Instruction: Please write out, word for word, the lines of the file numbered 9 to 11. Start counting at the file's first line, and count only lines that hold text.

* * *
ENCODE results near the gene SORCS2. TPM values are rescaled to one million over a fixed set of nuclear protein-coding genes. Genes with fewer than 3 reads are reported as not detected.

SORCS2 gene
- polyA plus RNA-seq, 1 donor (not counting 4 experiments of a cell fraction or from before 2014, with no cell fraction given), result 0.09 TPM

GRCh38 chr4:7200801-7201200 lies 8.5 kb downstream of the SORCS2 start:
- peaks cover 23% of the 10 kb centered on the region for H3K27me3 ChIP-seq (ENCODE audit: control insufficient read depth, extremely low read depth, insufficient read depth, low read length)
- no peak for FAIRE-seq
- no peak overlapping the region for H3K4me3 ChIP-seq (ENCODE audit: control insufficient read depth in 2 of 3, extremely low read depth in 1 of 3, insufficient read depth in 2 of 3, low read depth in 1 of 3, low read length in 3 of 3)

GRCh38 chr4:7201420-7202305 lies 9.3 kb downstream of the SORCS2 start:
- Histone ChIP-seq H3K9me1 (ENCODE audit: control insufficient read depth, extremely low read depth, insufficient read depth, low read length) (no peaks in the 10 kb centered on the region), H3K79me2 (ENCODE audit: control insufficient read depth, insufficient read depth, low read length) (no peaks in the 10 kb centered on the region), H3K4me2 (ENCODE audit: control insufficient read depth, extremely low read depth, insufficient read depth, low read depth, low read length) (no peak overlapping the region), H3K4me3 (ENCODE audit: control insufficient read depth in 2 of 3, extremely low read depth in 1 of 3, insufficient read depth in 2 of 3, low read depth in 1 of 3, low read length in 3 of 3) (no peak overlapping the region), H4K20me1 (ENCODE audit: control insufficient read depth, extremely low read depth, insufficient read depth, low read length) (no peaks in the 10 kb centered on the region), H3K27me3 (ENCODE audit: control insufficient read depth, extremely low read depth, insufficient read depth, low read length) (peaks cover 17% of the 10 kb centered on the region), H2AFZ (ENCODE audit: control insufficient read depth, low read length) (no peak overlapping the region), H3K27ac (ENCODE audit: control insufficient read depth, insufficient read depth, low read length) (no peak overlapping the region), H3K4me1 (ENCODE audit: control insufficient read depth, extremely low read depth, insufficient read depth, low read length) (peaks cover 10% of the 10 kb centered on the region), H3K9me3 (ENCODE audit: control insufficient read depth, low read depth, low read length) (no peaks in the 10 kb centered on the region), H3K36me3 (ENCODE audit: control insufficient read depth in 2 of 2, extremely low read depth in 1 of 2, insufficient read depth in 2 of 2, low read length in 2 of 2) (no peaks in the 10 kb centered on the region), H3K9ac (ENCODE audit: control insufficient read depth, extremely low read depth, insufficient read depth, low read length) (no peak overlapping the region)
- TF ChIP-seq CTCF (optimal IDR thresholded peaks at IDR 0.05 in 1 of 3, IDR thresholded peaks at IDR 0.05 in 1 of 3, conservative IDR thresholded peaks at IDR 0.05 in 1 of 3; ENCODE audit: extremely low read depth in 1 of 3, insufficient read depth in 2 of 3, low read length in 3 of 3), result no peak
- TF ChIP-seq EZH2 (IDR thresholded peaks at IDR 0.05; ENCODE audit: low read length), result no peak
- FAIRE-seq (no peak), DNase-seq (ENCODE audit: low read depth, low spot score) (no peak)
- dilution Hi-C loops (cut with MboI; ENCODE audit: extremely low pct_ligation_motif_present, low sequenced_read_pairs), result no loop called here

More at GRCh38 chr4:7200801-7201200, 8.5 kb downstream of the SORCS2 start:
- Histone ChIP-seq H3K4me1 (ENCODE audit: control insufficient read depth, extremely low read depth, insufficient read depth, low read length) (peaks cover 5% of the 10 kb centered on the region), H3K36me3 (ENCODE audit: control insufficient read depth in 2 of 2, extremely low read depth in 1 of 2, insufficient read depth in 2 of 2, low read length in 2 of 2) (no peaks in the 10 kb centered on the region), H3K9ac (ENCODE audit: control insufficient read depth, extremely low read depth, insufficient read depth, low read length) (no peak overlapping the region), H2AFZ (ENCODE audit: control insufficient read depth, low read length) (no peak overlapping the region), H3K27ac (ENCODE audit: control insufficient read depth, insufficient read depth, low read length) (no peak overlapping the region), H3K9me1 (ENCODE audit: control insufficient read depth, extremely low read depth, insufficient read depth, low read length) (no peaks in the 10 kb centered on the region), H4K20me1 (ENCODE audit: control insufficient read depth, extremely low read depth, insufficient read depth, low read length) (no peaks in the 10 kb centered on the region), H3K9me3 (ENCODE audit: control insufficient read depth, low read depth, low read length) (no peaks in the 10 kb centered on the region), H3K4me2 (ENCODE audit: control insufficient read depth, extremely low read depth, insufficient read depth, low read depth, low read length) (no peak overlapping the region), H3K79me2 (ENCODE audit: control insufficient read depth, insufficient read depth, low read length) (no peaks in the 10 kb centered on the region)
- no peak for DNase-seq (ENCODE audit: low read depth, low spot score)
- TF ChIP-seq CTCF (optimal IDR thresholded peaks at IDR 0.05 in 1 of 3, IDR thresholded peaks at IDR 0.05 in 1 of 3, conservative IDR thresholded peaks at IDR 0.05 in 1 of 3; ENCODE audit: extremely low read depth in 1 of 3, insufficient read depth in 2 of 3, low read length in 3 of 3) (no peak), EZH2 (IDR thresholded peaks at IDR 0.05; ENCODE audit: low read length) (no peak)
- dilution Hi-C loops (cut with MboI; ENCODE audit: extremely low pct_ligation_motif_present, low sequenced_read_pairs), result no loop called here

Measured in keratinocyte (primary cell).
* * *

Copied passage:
- Histone ChIP-seq H3K9me1 (ENCODE audit: control insufficient read depth, extremely low read depth, insufficient read depth, low read length) (no peaks in the 10 kb centered on the region), H3K79me2 (ENCODE audit: control insufficient read depth, insufficient read depth, low read length) (no peaks in the 10 kb centered on the region), H3K4me2 (ENCODE audit: control insufficient read depth, extremely low read depth, insufficient read depth, low read depth, low read length) (no peak overlapping the region), H3K4me3 (ENCODE audit: control insufficient read depth in 2 of 3, extremely low read depth in 1 of 3, insufficient read depth in 2 of 3, low read depth in 1 of 3, low read length in 3 of 3) (no peak overlapping the region), H4K20me1 (ENCODE audit: control insufficient read depth, extremely low read depth, insufficient read depth, low read length) (no peaks in the 10 kb centered on the region), H3K27me3 (ENCODE audit: control insufficient read depth, extremely low read depth, insufficient read depth, low read length) (peaks cover 17% of the 10 kb centered on the region), H2AFZ (ENCODE audit: control insufficient read depth, low read length) (no peak overlapping the region), H3K27ac (ENCODE audit: control insufficient read depth, insufficient read depth, low read length) (no peak overlapping the region), H3K4me1 (ENCODE audit: control insufficient read depth, extremely low read depth, insufficient read depth, low read length) (peaks cover 10% of the 10 kb centered on the region), H3K9me3 (ENCODE audit: control insufficient read depth, low read depth, low read length) (no peaks in the 10 kb centered on the region), H3K36me3 (ENCODE audit: control insufficient read depth in 2 of 2, extremely low read depth in 1 of 2, insufficient read depth in 2 of 2, low read length in 2 of 2) (no peaks in the 10 kb centered on the region), H3K9ac (ENCODE audit: control insufficient read depth, extremely low read depth, insufficient read depth, low read length) (no peak overlapping the region)
- TF ChIP-seq CTCF (optimal IDR thresholded peaks at IDR 0.05 in 1 of 3, IDR thresholded peaks at IDR 0.05 in 1 of 3, conservative IDR thresholded peaks at IDR 0.05 in 1 of 3; ENCODE audit: extremely low read depth in 1 of 3, insufficient read depth in 2 of 3, low read length in 3 of 3), result no peak
- TF ChIP-seq EZH2 (IDR thresholded peaks at IDR 0.05; ENCODE audit: low read length), result no peak